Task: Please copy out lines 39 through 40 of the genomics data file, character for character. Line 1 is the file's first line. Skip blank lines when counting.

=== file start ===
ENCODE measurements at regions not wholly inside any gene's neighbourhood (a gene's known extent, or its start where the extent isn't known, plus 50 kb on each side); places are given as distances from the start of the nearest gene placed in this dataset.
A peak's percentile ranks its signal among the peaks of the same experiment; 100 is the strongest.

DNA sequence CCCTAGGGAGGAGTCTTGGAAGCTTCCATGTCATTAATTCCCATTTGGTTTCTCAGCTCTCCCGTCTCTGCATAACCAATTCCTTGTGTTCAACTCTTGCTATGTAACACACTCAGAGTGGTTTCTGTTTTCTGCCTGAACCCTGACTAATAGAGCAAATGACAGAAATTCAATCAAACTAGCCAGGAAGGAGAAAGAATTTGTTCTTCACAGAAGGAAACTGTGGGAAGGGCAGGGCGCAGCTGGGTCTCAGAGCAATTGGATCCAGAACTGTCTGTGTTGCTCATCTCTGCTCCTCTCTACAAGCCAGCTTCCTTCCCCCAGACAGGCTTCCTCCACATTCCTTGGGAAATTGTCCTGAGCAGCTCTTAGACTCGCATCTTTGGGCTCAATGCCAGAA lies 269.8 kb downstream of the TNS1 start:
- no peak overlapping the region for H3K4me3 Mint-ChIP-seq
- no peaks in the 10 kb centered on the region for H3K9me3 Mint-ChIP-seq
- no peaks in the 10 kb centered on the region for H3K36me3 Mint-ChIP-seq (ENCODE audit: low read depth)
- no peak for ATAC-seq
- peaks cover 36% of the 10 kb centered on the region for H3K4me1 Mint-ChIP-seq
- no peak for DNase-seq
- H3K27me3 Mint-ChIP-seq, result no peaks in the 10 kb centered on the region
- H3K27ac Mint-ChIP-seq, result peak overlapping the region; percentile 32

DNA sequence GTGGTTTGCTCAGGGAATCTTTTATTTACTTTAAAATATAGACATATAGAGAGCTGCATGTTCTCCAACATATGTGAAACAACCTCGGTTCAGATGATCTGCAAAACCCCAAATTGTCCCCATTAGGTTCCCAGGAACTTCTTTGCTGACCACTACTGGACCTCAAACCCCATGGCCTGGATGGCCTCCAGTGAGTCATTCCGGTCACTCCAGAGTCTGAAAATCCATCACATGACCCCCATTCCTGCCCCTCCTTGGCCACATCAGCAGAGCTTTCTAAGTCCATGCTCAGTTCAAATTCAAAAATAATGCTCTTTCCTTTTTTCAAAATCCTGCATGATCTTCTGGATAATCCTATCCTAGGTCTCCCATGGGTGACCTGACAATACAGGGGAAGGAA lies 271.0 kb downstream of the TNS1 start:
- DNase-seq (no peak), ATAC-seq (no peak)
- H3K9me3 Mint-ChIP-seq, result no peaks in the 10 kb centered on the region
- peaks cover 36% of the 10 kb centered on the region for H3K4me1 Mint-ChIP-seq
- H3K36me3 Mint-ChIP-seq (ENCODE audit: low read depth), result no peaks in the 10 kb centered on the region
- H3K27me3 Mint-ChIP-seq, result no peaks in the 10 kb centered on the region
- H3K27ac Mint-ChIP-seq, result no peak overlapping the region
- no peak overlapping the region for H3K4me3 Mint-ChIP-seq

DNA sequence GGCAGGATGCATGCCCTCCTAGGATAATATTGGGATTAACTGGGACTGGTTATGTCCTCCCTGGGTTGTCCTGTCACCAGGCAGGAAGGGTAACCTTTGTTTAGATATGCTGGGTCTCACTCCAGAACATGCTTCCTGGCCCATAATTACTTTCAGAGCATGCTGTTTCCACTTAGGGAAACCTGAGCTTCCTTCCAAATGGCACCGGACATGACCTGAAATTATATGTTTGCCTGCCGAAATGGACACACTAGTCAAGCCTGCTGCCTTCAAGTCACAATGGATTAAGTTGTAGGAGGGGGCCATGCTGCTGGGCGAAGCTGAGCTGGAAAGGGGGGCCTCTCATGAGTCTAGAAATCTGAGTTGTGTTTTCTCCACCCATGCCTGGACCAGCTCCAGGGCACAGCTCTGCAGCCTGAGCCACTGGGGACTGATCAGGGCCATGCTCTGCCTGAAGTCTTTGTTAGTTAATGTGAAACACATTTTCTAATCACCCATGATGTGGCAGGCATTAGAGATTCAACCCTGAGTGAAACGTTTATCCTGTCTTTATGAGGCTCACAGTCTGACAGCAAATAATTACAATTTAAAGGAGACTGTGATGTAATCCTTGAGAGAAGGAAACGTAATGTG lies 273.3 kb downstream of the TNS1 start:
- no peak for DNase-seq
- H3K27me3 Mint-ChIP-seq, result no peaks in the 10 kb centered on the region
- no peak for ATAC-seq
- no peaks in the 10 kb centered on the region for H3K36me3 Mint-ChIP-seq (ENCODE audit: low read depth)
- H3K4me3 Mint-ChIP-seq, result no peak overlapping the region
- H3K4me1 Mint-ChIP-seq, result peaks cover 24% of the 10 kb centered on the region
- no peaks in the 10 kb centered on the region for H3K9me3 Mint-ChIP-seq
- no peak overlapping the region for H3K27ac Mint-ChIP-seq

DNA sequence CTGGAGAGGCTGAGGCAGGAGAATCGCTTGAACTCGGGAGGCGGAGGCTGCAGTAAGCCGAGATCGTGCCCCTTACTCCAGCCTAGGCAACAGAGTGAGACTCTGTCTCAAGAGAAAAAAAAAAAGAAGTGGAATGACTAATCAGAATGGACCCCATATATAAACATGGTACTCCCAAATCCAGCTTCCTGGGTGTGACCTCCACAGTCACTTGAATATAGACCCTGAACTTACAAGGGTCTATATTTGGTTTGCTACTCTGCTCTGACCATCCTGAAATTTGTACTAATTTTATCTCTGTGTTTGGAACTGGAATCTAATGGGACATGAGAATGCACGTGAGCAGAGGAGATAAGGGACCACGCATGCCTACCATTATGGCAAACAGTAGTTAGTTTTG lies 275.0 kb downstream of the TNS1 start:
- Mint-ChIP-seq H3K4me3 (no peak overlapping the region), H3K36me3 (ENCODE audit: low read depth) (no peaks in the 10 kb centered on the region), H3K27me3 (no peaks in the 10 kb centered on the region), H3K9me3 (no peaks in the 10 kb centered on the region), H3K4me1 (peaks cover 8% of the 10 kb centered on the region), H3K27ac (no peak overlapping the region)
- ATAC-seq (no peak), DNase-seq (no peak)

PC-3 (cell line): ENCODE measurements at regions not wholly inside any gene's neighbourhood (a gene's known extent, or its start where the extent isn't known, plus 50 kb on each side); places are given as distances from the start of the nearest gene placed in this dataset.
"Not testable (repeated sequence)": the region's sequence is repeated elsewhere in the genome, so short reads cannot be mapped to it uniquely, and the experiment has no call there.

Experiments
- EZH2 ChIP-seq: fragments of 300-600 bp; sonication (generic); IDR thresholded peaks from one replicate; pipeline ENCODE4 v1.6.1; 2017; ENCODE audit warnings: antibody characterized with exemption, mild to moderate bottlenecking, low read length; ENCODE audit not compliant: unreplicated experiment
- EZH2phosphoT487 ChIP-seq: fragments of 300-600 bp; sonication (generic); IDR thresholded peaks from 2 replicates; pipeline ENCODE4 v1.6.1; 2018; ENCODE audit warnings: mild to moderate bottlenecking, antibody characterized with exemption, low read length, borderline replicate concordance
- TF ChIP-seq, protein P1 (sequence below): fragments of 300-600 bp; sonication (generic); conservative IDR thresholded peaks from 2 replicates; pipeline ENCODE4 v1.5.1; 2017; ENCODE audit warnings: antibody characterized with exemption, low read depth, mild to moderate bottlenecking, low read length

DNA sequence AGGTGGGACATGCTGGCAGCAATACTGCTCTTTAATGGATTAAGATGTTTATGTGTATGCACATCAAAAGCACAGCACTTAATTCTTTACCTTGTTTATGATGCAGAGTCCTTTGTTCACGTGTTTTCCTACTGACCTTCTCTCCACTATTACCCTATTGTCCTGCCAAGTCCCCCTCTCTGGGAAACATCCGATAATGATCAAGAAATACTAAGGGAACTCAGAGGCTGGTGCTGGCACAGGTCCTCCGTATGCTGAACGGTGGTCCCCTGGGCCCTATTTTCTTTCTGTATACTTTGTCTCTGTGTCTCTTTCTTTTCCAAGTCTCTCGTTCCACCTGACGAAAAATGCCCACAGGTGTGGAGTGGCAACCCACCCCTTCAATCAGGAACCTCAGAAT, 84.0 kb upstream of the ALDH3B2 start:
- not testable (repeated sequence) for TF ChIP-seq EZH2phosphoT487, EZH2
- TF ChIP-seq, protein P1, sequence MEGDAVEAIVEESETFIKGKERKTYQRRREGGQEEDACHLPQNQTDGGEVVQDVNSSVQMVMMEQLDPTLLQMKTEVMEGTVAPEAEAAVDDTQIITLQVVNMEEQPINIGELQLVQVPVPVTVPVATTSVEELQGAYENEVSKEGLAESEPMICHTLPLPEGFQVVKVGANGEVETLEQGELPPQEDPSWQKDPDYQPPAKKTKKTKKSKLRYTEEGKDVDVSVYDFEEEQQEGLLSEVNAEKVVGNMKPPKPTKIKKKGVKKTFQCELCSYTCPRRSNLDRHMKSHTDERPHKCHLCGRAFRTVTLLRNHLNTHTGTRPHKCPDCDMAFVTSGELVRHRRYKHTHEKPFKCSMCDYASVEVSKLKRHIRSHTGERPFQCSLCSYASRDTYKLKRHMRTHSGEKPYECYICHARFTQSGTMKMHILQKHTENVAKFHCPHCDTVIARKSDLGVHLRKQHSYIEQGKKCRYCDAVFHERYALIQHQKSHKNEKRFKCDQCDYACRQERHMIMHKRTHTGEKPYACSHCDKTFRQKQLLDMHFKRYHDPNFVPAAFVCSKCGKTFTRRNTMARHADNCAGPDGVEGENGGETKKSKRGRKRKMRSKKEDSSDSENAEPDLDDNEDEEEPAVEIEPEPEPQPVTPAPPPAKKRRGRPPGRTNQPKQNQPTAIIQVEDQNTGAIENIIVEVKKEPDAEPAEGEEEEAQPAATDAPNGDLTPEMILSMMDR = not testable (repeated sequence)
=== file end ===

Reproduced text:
- not testable (repeated sequence) for TF ChIP-seq EZH2phosphoT487, EZH2
- TF ChIP-seq, protein P1, sequence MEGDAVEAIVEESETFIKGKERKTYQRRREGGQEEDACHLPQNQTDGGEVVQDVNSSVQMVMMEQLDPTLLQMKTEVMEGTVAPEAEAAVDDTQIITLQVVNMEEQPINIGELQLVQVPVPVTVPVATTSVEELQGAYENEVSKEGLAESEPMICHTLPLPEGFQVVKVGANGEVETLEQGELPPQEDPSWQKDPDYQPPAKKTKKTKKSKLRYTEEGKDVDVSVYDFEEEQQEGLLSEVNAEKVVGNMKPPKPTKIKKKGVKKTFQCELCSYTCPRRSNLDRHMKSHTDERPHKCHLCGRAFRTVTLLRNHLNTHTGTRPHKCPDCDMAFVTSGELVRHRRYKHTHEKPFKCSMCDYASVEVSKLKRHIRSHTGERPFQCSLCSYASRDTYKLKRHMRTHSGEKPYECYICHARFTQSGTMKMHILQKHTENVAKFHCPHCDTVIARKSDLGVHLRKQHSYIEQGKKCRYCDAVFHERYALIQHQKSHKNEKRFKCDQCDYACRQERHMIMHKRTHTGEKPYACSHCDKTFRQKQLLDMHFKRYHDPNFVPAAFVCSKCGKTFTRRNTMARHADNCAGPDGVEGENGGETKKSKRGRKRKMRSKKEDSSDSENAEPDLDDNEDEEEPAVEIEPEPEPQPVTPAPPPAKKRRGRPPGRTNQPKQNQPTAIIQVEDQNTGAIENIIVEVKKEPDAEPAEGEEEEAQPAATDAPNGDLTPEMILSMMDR = not testable (repeated sequence)